to assist the ordinary electroacoustic performer/composer?

Scientific and socio-cultural approaches to the subject unearth
several complex sub-topics each with its own set of detailed
questions: What are the salient features (abstract sonic
characteristics) that lead to the appreciation of sound as organic?
Does psychological projection of ‘the self’ (or selves) play a part in
the efficacy of such sounds? Does the use of organic sounds in
electroacoustic music encourage a paradigm shift from Music for
Performance to Music for Personal Growth?

Academic discussion on the theme Organic Sounds In Live
Electroacoustic Music is a difficult proposition, as there are a
number of remote, yet intersecting domains to consider – each with its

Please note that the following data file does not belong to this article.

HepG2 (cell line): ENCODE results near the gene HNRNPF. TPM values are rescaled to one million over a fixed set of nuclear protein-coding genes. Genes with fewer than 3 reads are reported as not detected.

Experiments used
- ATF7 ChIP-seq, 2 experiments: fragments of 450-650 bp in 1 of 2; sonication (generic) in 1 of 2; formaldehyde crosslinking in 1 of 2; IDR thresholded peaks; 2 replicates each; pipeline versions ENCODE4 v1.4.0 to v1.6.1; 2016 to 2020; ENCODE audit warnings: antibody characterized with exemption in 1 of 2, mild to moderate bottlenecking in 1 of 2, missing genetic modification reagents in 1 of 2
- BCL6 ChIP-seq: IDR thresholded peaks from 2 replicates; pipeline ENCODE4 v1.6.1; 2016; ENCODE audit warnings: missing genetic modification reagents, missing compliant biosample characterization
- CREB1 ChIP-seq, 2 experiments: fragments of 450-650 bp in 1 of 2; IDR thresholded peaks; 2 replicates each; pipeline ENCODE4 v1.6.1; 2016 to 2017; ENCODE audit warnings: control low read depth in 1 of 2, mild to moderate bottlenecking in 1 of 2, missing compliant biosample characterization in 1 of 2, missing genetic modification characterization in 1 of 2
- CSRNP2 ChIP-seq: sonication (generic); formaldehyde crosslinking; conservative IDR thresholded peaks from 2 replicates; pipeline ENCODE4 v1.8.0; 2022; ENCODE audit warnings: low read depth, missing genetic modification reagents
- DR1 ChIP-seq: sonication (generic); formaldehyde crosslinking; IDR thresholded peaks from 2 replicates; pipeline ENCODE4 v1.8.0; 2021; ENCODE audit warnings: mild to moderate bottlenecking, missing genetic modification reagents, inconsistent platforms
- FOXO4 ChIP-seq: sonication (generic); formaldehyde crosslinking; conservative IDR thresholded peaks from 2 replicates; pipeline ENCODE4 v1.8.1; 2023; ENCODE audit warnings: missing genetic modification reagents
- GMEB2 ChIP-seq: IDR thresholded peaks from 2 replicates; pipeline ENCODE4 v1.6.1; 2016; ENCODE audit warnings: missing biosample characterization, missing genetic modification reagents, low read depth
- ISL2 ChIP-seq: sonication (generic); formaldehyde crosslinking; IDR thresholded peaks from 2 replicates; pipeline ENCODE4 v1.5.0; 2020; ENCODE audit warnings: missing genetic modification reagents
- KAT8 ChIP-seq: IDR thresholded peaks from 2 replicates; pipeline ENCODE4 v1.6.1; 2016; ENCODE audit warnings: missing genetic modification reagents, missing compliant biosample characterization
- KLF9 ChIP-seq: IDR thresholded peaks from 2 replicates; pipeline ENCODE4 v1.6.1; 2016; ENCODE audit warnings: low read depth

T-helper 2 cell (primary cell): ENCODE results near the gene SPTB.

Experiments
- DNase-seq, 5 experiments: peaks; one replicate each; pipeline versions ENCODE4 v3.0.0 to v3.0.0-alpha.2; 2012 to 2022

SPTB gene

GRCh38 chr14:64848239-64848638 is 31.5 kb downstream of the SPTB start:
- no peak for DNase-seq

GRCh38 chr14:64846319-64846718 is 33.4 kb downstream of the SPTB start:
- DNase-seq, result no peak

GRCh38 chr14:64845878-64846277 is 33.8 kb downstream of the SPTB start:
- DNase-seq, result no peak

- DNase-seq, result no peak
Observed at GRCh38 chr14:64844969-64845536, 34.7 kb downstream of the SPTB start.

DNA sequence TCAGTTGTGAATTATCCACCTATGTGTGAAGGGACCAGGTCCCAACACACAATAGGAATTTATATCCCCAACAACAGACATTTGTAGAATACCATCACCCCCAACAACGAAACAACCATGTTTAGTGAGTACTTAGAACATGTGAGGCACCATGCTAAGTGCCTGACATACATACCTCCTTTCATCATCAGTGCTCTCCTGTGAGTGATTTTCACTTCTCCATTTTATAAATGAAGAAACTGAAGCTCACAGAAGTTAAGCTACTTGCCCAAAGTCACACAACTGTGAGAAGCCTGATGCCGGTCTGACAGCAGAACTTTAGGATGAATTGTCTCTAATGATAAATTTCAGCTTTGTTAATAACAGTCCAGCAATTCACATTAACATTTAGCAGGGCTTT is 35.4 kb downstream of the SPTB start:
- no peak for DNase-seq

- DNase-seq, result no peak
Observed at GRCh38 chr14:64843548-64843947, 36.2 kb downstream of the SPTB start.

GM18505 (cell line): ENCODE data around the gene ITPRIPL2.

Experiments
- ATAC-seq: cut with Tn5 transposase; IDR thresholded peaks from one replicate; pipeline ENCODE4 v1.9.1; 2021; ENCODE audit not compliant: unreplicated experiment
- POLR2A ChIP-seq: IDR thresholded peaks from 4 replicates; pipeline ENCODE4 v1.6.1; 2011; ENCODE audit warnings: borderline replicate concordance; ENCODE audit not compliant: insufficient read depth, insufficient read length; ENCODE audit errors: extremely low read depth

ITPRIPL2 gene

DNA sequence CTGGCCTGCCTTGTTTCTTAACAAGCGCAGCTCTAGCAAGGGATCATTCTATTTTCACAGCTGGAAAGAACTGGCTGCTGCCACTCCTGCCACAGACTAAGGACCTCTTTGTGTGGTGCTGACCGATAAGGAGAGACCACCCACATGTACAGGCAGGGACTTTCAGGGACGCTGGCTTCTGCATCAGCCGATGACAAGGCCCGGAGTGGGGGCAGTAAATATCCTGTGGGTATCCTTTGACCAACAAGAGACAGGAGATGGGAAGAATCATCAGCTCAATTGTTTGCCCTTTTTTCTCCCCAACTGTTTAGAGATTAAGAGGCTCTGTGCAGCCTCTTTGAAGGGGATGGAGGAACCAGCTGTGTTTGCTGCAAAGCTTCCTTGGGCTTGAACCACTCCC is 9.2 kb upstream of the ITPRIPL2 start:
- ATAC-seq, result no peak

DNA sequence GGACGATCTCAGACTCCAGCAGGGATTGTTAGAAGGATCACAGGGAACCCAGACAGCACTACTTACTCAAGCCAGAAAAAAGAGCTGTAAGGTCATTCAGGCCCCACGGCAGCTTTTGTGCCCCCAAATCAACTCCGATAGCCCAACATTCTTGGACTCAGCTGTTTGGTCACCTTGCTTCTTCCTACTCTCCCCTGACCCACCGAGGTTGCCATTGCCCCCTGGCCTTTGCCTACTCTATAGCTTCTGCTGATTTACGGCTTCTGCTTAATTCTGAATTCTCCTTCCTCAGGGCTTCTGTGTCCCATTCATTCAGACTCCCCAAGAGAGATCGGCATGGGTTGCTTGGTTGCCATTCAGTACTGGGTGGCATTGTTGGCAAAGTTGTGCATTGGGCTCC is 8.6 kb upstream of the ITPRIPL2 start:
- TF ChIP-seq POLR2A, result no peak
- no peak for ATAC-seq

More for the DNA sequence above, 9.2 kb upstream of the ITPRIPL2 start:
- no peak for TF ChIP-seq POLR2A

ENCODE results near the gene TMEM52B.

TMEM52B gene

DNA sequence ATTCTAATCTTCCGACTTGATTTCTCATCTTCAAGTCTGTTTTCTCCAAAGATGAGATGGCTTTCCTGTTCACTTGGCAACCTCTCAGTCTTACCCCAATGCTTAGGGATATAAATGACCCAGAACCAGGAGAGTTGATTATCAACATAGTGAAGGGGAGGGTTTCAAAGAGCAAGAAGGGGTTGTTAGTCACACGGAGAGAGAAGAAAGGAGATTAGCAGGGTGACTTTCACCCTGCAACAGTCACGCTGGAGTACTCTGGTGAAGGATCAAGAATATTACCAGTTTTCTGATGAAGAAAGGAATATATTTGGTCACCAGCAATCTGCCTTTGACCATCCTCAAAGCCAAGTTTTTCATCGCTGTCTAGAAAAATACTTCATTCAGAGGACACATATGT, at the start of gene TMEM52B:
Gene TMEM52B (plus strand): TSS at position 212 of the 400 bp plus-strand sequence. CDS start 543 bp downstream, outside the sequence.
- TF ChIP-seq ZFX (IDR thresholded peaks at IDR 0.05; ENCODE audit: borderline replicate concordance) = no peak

own set of terms, and its own cluster of research priorities.
Nevertheless, significant contributions to the topic (and sub-topics)
have already been made. There is much to be gleaned from the music of
Australasian composers and performers who work with the (often unique)
sound sources specified; from their artist’s talks and research
publications; and from the expert domain literature associated with
the fields of acoustic ecology, Maori and Aboriginal music, socio-
cultural aspects of electroacoustic music, live electronic music, and
psychology of human audition. The organisers of ACMC11 feel that the
subject is important to Australasia, and worthy of further

Call for Papers and Presentations of Research